The increase in income inequality has resulted from a number of factors, including both economic trends and government policy. Both federal and state polices have contributed to the increasing gap in income and both federal and state polices can be used to help mitigate or even reverse this trend in the future.

Through policies such as raising the minimum wage, strengthening unemployment insurance, implementing a wide range of supports for low-income working families, removing barriers to unionization, and reforming regressive state tax systems, state and federal lawmakers can help moderate the growing income divide.

Table A

Ten States where Income Inequality Between the Top and the Bottom Was Greatest, Late 1990s

Ten States where Income Inequality Between the Top and the Middle was Greatest, Late 1990s

           
 

New York

   

Tennessee

 
 

Louisiana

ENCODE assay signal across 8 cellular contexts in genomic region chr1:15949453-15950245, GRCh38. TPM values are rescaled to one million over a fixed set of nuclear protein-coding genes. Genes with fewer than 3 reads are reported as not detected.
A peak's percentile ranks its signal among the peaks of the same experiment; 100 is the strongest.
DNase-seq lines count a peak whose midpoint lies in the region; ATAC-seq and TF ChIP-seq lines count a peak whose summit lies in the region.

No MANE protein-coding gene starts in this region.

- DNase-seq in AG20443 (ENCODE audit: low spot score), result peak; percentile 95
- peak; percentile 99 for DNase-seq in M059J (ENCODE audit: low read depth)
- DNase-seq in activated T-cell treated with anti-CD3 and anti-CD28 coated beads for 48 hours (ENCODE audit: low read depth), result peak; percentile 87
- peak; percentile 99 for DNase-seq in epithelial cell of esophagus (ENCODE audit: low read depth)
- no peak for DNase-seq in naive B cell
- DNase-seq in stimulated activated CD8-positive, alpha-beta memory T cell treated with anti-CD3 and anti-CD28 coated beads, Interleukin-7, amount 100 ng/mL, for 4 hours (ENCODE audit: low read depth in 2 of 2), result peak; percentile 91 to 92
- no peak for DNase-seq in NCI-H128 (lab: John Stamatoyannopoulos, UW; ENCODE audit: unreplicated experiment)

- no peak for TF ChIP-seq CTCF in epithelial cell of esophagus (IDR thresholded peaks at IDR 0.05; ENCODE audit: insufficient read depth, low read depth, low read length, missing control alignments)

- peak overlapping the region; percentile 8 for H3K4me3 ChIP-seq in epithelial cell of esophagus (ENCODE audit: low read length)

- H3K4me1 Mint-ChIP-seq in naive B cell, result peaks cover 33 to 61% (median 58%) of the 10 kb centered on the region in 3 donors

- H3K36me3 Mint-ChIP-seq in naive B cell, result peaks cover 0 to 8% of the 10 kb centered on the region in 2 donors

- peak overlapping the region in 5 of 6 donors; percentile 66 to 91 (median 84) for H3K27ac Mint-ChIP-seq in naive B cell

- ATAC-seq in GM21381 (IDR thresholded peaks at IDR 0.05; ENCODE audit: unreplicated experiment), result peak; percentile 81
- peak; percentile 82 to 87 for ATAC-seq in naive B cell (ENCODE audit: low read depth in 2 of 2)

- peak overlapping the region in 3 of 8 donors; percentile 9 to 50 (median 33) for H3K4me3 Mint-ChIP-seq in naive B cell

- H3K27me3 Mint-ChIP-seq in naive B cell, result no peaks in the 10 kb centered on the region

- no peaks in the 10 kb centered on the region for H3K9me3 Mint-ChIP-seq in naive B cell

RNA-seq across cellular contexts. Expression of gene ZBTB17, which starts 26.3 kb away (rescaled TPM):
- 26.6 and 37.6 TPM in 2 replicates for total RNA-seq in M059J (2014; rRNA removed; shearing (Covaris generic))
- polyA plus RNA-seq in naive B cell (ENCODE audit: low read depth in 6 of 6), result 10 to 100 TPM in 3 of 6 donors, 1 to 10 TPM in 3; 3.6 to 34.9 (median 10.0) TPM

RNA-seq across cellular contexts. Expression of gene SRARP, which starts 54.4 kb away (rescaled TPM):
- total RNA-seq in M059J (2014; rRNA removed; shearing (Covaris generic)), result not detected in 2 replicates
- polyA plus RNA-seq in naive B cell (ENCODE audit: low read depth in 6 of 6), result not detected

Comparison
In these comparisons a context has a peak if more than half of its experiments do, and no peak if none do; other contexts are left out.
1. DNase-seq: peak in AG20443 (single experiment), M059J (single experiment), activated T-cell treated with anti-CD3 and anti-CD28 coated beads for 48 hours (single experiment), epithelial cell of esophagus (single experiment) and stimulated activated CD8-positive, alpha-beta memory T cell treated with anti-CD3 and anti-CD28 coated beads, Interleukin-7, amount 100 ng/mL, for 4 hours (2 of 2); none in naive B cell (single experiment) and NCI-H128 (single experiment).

New York

 
 

Texas

   

California

 
 

California

   

Texas

 
 

Massachusetts

   

Louisiana

 
 

Tennessee

   

Arizona

 
 

Kentucky

   

Oklahoma

 
 

Alabama

   

Oregon

 
 

Arizona

   

Nevada

 
 

North Carolina

   

Florida

 

Ten States where Income Inequality Between the Top and the Bottom Grew Most, 1970s - 1990s

Ten States where Income Inequality Between the Top and the Middle Grew Most, 1970s - 1990s

 

New York

   

Oregon

 
 

Oregon

   

Tennessee

 
 

Massachusetts

   

New York

 
 

California

   

Kentucky

 
 

Ohio

   

California

 
 

Connecticut

   

West Virginia

 
 

Kentucky

   

Nevada

 
 

North Carolina

   

Iowa

 
 

West Virginia

   

New Jersey

 
 

Arizona

   

Texas

 

Ten States where Income Inequality Between the Top and the Bottom Grew Most, 1980s - 1990s